I live in an extremely rural area so no societies or groups exist. If there was, I'm sure I'd join!
What role does jewelry-making play in your life?
It plays a major part in my life. As I run a BandB I make jewelry while babysitting the washer and dryer, (5 hours a day) also when waiting for late night guests to check in or waiting for guests to check out. I'm fortunate to have a job that I can easily spend 4 to 5 hours a day making jewelry. We also have major cold weather here with many winter blizzards which makes it impossible to travel. Making jewelry keeps me from going crazy in the winter. I also do several shows. My daughter runs a business that puts on craft shows. She insists that I go to at least 2 a year because she needs jewelry vendors that have the more unusual. The shows my daughter puts on, the vendors MUST make everything they sell. A funny story: the last show I was in my daughter got 3 complaints from other jewelry vendors telling her it was "not possible" that I could have made all that stuff. My daughter said "That's my mom and she can make 30 to 40 necklaces a day and if you don't believe me go to her BandB, and while you're sleeping she's working.
If you used jewelry-making as a way to bring in income, how are you selling yourself and your jewelry?
I used to have a web site that acted more as a "gallery" but they could click on a design that lead to Etsy where they could purchase the item. I personally believe the site is flooded and is difficult to stand out but at .20 cents an item to list, who cares, it's extremely inexpensive. I also have full color glossy business cards and our BandB business card also has my jewelry site listed. I felt it was worth the money to have it all professionally photographed and the site done professionally also. This is the first contest I have entered. Because of my BandB I can't go out to sell much but have locals shop and all the guests usually spend more on jewelry than what their room costs. I always wear my jewelry, no matter what I'm doing including gardening and taking out the garbage! I always tell my customers that first thing in the morning I have my coffee and pick out a necklace I feel like wearing, AND THEN figure out what to wear! Most people do it the other way around. I tell them it's hard to find GREAT pieces of jewelry you love, but easy to find clothes to match! On the back of each price tag I write what the stones are in the design. Most people are very interested. I have video cameras in my shop so they can browse without me looking over their shoulder but I do pop in and out with a new piece I "just made" that is sooooo exciting! When a customer seems a bit shy, I'll just say something like "oh, I just made this design the other day and pictured it with that type of top in that color, can I just see if it's what I thought it would look like?" They never say no! I put the necklace on the lady and clap my hands, proclaiming it perfect and proceed to take it off her. They ALWAYS say, "Can I see it?" I apologize, say sure and hand them a mirror. 95% of the time they will buy the piece or ask me my opinion on what else would go good. I also tell them if they have an outfit at home and can't find a piece they can take a photo, e-mail me the photo, and I will create several design special for them. All women love the "custom" idea. I also only make one of each design and if I make 2, one is for me!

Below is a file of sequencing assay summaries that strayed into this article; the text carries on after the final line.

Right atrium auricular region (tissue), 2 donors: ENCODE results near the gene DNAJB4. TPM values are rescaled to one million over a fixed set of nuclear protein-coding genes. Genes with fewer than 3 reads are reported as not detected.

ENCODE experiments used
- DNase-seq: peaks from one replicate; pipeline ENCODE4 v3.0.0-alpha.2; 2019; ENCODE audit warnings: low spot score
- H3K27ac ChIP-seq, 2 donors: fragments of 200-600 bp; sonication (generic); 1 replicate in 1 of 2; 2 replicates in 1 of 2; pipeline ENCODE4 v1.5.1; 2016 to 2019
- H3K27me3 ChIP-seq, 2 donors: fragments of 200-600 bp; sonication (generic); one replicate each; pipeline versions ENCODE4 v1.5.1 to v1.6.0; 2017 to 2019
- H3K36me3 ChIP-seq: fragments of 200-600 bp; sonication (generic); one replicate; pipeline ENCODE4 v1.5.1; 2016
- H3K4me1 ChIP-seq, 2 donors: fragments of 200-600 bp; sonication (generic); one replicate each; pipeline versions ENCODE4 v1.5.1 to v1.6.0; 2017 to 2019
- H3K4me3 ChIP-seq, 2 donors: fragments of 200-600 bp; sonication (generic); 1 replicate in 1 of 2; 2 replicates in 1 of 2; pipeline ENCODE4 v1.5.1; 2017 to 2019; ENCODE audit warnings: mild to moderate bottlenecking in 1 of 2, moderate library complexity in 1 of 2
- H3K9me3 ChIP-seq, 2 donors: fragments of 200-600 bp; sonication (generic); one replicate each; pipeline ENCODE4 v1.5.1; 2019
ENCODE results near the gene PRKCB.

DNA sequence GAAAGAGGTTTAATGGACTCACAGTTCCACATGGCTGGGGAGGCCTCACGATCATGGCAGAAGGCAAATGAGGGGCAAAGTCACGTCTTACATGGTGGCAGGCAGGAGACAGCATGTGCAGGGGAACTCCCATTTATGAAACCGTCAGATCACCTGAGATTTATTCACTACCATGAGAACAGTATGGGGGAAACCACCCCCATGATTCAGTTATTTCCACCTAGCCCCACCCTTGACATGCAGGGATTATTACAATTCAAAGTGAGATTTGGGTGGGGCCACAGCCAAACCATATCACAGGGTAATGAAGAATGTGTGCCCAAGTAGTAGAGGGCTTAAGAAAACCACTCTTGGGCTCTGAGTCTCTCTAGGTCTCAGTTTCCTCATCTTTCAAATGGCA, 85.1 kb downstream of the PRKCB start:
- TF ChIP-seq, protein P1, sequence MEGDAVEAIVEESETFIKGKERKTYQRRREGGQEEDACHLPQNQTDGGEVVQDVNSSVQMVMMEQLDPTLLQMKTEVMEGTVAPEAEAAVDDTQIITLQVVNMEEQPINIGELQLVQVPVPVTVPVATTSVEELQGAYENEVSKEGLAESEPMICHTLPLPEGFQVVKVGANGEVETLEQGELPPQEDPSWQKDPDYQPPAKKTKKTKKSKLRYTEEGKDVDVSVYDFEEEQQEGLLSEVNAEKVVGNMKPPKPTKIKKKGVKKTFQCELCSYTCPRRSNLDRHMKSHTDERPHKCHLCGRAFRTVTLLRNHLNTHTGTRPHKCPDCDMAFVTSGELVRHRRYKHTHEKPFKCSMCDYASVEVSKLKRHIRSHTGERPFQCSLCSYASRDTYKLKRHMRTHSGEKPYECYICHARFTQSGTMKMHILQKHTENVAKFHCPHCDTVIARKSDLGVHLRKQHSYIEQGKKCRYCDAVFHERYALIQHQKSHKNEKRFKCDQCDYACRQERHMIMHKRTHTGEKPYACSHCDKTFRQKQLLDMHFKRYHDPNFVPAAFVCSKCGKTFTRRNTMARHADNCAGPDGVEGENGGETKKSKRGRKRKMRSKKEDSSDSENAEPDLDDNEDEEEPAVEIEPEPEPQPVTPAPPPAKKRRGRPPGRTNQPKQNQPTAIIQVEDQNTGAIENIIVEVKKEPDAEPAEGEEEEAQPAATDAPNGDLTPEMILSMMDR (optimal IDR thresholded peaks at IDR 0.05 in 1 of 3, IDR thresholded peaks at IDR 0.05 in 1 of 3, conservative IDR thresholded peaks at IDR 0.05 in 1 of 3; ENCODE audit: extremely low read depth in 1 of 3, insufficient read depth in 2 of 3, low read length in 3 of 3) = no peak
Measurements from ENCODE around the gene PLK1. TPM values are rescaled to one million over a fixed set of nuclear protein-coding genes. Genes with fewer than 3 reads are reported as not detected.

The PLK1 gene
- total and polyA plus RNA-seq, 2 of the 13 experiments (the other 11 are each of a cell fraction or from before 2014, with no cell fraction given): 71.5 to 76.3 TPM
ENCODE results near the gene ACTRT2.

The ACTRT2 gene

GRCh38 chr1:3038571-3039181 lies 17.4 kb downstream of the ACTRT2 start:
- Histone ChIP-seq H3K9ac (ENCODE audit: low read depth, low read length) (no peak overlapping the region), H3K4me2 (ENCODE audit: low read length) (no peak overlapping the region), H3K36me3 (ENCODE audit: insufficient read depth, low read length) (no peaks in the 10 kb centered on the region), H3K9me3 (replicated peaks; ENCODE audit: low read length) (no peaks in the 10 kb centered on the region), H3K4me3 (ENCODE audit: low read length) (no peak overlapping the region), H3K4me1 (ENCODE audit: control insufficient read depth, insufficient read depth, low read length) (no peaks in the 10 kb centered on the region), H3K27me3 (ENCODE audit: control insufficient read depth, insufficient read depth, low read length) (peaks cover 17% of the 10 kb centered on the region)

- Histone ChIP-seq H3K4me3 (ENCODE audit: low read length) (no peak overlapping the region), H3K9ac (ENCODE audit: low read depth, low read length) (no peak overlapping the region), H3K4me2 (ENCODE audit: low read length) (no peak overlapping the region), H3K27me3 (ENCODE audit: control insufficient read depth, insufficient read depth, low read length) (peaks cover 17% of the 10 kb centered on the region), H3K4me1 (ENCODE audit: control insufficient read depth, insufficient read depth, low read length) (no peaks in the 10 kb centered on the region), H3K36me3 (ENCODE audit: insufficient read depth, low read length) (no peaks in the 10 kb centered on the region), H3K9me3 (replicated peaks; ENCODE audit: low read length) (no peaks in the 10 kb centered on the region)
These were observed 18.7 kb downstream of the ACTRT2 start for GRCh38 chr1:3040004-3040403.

Do you participate in any charity fundraisers?